Sir Salman addressed students and read from The Enchantress of Florence
Author Sir Salman Rushdie has been honoured by an Irish university with an award in memory of his greatest inspiration - writer James Joyce.
Accepting the James Joyce Award at University College Dublin, Sir Salman said he said he had learnt "a daring of language" from Joyce.
Previous winners include author Bill Bryson, comedy actor Will Ferrell and ex-footballer Gary Lineker.
Sir Salman's Midnight's Children won the Best of the Booker prize in July.
After a public vote, his 1981 book beat five other former Booker winners, shortlisted from the prize's 40-year history.
The Indian-born author told students: "My little contribution has been to create an Indian English to go alongside the Irish English, Caribbean English and Australian English."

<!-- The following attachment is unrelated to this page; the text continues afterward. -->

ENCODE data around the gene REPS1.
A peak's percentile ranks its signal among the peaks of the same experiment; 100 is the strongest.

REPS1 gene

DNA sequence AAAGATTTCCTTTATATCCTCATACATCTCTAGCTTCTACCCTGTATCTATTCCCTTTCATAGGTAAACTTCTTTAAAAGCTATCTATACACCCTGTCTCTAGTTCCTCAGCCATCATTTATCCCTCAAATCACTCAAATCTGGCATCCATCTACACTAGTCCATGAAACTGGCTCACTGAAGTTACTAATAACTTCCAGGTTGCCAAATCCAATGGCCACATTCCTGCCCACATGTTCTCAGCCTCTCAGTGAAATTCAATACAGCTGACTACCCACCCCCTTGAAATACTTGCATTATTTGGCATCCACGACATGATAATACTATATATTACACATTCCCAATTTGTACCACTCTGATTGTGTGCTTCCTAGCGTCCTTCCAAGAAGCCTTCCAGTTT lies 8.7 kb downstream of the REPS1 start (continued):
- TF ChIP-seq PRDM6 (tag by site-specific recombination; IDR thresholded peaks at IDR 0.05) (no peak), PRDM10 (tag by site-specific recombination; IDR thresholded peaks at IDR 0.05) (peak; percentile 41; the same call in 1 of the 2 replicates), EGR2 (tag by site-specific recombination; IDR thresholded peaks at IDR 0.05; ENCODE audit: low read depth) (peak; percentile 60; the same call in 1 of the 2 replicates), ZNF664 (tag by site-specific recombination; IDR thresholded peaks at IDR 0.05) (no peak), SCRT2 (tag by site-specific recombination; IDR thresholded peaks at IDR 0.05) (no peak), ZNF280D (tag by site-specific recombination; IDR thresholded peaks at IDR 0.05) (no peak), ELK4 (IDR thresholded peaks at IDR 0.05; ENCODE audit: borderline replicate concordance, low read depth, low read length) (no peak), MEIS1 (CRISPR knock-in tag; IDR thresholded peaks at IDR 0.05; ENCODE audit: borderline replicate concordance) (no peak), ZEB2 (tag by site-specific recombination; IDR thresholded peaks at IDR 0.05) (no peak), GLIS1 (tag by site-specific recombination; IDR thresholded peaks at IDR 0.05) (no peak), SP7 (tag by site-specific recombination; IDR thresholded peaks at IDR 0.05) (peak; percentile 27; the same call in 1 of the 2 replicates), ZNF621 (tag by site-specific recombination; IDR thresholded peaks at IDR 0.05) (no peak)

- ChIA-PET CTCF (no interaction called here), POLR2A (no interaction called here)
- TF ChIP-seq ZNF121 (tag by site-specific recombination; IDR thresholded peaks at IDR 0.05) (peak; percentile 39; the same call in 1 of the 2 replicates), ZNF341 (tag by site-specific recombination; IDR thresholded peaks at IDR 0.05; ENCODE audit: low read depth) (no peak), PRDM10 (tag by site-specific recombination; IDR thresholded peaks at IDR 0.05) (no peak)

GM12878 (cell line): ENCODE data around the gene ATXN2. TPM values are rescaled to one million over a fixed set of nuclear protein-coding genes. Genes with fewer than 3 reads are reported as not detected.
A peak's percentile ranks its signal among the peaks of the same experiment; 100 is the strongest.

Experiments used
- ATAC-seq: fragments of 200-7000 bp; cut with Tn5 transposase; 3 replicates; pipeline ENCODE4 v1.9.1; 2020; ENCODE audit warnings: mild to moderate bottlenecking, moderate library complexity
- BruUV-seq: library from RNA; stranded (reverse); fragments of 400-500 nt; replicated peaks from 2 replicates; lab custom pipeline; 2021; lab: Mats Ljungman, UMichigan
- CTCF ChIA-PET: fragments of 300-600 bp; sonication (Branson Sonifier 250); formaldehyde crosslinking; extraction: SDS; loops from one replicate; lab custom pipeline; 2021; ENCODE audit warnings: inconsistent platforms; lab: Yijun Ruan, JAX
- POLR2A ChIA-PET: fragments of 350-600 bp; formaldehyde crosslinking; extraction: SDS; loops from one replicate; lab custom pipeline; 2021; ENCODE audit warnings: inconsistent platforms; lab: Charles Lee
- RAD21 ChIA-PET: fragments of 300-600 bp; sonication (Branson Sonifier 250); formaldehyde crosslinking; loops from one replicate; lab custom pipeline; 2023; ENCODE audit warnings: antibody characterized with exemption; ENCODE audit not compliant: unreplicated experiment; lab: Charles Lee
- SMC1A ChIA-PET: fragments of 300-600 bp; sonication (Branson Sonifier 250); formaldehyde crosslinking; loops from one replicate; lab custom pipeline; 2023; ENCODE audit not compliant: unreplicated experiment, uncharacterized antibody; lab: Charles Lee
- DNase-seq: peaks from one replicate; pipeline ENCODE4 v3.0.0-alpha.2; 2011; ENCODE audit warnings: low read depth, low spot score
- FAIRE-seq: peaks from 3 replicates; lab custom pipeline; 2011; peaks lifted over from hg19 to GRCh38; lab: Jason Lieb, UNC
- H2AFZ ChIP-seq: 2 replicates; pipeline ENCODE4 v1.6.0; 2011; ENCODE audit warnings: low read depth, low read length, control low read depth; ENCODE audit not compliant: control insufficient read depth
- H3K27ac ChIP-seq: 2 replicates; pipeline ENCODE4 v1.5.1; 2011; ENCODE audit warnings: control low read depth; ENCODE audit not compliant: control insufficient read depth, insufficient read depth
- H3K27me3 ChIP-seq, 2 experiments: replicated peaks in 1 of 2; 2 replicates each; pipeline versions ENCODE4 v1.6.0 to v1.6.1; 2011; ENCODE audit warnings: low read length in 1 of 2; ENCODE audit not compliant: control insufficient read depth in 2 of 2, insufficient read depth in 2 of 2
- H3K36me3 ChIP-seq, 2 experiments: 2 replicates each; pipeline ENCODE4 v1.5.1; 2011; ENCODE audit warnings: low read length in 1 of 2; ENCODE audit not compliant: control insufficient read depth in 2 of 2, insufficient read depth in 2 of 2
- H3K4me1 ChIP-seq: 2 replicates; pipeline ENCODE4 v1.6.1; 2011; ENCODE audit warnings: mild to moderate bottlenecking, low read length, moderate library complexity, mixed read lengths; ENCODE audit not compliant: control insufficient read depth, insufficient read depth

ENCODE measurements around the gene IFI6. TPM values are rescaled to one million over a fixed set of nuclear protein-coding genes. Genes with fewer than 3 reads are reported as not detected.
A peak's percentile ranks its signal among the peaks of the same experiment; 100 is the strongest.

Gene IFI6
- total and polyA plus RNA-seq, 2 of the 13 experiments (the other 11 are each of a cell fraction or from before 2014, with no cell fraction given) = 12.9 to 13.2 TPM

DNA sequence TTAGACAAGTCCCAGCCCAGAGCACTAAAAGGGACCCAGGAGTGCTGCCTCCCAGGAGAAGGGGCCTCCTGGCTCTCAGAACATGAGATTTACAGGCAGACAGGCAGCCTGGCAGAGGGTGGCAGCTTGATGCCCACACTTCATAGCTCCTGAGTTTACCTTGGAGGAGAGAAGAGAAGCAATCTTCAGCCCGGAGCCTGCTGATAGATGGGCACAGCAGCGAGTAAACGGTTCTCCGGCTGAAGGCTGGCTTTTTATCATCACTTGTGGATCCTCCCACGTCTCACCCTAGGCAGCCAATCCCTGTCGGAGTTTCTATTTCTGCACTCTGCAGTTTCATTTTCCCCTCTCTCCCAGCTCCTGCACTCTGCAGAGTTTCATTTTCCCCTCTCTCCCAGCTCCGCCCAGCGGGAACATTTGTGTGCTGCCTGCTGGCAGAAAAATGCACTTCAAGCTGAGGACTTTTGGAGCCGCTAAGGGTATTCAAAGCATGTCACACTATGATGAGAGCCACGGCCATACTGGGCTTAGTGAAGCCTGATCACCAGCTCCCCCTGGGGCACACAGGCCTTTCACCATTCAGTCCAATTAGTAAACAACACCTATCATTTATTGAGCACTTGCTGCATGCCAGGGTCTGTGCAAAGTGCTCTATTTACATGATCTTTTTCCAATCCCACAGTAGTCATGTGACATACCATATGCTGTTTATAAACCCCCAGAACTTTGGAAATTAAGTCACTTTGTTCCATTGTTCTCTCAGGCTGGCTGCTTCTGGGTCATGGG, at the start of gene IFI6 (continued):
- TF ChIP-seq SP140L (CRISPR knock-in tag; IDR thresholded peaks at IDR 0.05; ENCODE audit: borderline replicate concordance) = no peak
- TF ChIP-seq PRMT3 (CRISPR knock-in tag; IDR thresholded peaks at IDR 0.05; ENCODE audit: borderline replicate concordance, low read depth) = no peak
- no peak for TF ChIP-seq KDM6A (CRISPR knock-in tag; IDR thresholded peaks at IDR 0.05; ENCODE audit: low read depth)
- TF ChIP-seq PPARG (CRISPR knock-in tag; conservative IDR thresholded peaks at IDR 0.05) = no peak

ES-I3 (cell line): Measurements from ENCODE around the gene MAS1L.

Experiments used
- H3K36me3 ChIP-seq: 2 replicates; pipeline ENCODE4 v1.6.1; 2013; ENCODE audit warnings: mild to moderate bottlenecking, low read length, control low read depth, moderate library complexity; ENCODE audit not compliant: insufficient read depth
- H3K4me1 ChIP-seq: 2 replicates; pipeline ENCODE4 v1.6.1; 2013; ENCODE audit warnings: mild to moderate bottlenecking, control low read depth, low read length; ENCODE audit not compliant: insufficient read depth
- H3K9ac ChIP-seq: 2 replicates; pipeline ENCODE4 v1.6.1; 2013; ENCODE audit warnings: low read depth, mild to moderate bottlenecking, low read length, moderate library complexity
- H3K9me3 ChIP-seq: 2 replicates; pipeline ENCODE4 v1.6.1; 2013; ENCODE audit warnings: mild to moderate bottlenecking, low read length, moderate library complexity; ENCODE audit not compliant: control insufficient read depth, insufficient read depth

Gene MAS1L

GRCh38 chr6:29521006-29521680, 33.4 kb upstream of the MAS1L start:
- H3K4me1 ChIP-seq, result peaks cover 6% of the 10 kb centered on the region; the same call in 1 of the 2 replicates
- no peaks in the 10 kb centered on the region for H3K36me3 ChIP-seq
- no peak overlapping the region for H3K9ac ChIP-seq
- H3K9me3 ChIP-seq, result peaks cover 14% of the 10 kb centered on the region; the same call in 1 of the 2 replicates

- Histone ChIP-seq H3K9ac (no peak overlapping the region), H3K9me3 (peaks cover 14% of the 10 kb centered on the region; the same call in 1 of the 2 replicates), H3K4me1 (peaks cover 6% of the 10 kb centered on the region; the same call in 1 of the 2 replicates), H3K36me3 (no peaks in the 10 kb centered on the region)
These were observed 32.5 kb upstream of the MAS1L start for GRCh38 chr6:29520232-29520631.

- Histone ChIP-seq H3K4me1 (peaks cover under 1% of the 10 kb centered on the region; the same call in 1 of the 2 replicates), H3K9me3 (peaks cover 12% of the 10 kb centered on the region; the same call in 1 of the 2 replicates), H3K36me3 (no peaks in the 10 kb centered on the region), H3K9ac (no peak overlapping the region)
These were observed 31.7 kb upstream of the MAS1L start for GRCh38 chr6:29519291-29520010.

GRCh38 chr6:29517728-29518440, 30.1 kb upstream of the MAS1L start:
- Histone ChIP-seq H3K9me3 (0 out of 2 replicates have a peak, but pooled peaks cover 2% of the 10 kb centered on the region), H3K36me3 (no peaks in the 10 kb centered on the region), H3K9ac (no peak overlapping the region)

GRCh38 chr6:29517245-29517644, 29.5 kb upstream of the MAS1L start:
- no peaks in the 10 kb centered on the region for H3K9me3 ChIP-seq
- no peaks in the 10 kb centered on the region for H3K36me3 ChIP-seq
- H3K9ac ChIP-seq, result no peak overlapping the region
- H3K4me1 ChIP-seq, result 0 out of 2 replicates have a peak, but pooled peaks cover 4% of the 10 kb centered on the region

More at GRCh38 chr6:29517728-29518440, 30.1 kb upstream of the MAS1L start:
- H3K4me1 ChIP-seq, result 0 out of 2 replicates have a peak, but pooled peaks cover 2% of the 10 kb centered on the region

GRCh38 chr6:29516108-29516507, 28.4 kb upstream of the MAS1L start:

He added: "James Joyce was probably more of an inspiration to me than any other writer ever has been.
"To get an award with his name on it is a really moving thing. I'm very happy to have it."
He also read a passage from latest novel The Enchantress of Florence.
Sir Salman went into hiding in 1989 after the publication of his novel The Satanic Verses.
The book sparked widespread protests by Muslims and Iranian leader Ayatollah Khomeini issued a fatwa against him.
Khomeini called the book a blasphemy against Islam and sentenced Sir Salman to death.
The author returned to public life in 1998.